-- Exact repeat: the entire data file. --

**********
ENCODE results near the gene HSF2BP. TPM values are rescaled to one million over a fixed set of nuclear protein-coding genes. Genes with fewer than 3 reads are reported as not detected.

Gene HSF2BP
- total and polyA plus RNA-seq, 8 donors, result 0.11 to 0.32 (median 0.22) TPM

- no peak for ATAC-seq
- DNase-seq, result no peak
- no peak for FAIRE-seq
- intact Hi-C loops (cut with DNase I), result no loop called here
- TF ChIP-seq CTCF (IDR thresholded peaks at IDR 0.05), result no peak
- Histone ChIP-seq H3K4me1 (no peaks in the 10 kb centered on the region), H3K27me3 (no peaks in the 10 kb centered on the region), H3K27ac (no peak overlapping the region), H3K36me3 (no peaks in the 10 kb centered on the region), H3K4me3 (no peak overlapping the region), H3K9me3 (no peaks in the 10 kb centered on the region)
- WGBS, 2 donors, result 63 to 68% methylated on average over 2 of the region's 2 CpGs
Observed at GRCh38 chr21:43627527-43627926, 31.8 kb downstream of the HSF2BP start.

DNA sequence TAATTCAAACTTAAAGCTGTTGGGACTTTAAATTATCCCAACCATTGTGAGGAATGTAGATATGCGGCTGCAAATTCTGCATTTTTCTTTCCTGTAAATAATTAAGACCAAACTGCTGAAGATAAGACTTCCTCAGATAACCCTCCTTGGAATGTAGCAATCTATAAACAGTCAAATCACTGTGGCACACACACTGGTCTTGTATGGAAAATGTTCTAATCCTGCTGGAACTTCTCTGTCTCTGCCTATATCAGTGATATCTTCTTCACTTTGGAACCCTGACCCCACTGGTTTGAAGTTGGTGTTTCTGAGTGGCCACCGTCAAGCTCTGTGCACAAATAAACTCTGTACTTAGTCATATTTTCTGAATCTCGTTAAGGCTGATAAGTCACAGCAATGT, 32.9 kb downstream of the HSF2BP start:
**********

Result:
ENCODE results near the gene HSF2BP. TPM values are rescaled to one million over a fixed set of nuclear protein-coding genes. Genes with fewer than 3 reads are reported as not detected.

Gene HSF2BP
- total and polyA plus RNA-seq, 8 donors, result 0.11 to 0.32 (median 0.22) TPM

- no peak for ATAC-seq
- DNase-seq, result no peak
- no peak for FAIRE-seq
- intact Hi-C loops (cut with DNase I), result no loop called here
- TF ChIP-seq CTCF (IDR thresholded peaks at IDR 0.05), result no peak
- Histone ChIP-seq H3K4me1 (no peaks in the 10 kb centered on the region), H3K27me3 (no peaks in the 10 kb centered on the region), H3K27ac (no peak overlapping the region), H3K36me3 (no peaks in the 10 kb centered on the region), H3K4me3 (no peak overlapping the region), H3K9me3 (no peaks in the 10 kb centered on the region)
- WGBS, 2 donors, result 63 to 68% methylated on average over 2 of the region's 2 CpGs
Observed at GRCh38 chr21:43627527-43627926, 31.8 kb downstream of the HSF2BP start.

DNA sequence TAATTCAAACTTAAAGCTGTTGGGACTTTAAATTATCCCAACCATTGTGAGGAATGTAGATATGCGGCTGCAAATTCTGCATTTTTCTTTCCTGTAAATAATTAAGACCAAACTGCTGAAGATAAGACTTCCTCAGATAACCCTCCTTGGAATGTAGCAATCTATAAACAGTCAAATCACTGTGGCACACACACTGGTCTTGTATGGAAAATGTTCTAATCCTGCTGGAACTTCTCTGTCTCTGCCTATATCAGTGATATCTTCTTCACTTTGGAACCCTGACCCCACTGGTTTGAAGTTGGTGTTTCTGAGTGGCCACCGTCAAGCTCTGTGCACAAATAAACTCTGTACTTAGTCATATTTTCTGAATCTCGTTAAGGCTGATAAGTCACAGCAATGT, 32.9 kb downstream of the HSF2BP start: